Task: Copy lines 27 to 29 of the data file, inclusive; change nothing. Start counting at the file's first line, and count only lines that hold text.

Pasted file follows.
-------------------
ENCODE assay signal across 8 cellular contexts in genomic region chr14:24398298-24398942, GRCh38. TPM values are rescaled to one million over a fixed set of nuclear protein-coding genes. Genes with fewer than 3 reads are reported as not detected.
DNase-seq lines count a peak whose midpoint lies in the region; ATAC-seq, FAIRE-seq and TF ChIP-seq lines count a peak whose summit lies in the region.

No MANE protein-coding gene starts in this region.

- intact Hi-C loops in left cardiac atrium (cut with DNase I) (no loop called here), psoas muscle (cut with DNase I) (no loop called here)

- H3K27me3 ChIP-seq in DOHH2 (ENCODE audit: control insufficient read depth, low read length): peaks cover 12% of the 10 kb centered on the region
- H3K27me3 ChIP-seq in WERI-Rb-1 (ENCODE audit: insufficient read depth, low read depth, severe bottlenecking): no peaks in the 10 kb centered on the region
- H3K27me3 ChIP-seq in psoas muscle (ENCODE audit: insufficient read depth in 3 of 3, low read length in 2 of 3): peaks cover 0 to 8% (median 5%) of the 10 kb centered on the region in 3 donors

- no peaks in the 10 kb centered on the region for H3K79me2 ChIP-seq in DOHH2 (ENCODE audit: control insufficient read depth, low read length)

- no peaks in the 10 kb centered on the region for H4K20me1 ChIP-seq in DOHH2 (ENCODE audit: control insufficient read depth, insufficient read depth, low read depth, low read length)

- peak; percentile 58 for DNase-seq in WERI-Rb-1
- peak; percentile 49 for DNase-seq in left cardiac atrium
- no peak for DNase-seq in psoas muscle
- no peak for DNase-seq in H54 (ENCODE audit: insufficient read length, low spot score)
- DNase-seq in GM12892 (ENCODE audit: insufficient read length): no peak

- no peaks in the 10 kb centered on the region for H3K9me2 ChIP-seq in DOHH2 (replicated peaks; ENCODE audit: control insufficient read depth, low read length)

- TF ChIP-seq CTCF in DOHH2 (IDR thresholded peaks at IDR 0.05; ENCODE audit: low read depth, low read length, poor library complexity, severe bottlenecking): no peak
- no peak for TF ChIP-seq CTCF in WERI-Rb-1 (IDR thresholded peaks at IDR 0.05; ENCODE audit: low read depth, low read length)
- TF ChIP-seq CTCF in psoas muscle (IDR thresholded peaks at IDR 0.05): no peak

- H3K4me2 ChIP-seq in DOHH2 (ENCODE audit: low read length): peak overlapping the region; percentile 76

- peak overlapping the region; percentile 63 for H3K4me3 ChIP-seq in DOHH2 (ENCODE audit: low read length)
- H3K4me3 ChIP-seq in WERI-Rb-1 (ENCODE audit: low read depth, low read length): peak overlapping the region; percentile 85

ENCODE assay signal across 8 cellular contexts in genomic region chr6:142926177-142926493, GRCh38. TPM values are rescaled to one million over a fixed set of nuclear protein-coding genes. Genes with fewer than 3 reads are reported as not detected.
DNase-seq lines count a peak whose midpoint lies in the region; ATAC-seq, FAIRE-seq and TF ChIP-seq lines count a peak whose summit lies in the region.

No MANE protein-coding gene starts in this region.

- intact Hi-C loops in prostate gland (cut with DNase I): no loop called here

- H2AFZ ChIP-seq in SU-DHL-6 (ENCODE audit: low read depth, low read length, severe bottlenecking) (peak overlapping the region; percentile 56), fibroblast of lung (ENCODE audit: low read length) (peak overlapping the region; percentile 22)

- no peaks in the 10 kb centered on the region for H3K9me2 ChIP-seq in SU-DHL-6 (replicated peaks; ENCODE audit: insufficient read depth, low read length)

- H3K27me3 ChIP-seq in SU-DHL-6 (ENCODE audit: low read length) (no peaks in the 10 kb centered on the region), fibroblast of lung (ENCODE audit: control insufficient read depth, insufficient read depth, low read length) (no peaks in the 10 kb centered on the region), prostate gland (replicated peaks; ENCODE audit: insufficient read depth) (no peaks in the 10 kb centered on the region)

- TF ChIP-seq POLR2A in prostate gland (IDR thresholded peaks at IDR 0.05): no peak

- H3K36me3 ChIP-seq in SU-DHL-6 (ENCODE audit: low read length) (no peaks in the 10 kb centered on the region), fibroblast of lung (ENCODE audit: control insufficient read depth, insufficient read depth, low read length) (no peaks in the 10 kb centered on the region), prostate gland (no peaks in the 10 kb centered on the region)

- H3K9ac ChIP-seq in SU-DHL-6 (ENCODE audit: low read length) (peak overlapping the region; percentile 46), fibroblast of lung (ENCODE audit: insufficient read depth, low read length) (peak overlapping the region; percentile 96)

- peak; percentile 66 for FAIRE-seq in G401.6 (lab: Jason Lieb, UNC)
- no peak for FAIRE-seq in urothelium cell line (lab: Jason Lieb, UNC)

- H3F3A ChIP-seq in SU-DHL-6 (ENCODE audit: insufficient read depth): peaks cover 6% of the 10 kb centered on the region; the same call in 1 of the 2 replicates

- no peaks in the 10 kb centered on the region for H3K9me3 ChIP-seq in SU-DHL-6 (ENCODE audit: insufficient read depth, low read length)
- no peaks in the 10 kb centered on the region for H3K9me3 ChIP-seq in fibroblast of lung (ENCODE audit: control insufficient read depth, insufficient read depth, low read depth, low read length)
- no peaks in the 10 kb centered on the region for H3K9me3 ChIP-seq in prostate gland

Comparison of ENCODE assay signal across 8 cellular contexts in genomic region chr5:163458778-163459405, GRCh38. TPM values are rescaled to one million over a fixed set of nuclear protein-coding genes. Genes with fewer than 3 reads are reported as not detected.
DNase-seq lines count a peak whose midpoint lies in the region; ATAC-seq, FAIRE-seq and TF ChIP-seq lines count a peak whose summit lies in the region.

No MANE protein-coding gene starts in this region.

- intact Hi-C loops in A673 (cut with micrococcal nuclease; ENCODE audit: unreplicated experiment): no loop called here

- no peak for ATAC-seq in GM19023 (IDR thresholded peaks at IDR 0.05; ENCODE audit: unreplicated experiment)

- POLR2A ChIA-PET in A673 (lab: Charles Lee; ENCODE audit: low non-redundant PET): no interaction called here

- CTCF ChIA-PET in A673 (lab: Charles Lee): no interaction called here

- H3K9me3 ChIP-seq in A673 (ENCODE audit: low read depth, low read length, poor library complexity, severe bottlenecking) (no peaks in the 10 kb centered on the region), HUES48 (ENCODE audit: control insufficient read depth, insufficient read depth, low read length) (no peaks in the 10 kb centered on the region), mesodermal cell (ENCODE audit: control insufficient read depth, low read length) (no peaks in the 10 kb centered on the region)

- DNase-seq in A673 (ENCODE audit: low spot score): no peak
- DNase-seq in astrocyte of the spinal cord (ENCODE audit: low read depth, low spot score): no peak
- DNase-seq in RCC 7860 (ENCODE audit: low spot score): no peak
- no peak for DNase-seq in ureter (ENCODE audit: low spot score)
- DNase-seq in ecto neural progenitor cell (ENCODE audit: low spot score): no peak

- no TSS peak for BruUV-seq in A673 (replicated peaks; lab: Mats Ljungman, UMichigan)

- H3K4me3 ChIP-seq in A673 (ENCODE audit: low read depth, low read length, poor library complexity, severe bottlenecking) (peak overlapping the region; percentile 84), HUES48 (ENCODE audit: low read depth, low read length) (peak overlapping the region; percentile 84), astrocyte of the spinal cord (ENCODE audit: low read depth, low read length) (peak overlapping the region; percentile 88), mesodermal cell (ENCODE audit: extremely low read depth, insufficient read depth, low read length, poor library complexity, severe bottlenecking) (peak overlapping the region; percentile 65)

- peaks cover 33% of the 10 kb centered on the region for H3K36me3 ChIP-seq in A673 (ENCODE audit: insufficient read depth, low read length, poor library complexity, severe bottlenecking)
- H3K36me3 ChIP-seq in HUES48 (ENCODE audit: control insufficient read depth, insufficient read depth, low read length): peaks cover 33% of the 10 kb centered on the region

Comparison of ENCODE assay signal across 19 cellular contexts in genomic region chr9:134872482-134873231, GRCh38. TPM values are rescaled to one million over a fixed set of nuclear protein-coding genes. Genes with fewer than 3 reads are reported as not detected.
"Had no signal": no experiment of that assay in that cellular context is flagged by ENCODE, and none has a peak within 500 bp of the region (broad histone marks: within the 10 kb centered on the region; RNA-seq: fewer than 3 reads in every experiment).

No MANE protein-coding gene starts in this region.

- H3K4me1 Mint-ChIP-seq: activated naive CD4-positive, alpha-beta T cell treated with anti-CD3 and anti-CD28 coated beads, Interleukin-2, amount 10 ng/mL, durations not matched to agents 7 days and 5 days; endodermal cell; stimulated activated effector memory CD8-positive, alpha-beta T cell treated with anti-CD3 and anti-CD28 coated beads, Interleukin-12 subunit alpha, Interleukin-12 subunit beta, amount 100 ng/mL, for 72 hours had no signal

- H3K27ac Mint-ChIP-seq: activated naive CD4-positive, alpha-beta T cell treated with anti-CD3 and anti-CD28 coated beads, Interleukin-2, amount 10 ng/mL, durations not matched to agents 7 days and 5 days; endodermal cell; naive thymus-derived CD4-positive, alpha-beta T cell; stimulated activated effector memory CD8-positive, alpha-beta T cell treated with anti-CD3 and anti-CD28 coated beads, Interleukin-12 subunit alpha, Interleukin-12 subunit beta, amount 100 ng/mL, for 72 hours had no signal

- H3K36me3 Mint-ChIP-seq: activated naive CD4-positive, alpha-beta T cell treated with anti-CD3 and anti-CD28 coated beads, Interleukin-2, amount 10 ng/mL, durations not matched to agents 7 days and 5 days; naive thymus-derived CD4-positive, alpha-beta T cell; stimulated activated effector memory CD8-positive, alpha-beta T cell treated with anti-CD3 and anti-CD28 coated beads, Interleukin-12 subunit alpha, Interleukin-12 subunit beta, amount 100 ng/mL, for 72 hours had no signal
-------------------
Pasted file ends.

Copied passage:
- no peaks in the 10 kb centered on the region for H3K9me2 ChIP-seq in SU-DHL-6 (replicated peaks; ENCODE audit: insufficient read depth, low read length)

- H3K27me3 ChIP-seq in SU-DHL-6 (ENCODE audit: low read length) (no peaks in the 10 kb centered on the region), fibroblast of lung (ENCODE audit: control insufficient read depth, insufficient read depth, low read length) (no peaks in the 10 kb centered on the region), prostate gland (replicated peaks; ENCODE audit: insufficient read depth) (no peaks in the 10 kb centered on the region)

- TF ChIP-seq POLR2A in prostate gland (IDR thresholded peaks at IDR 0.05): no peak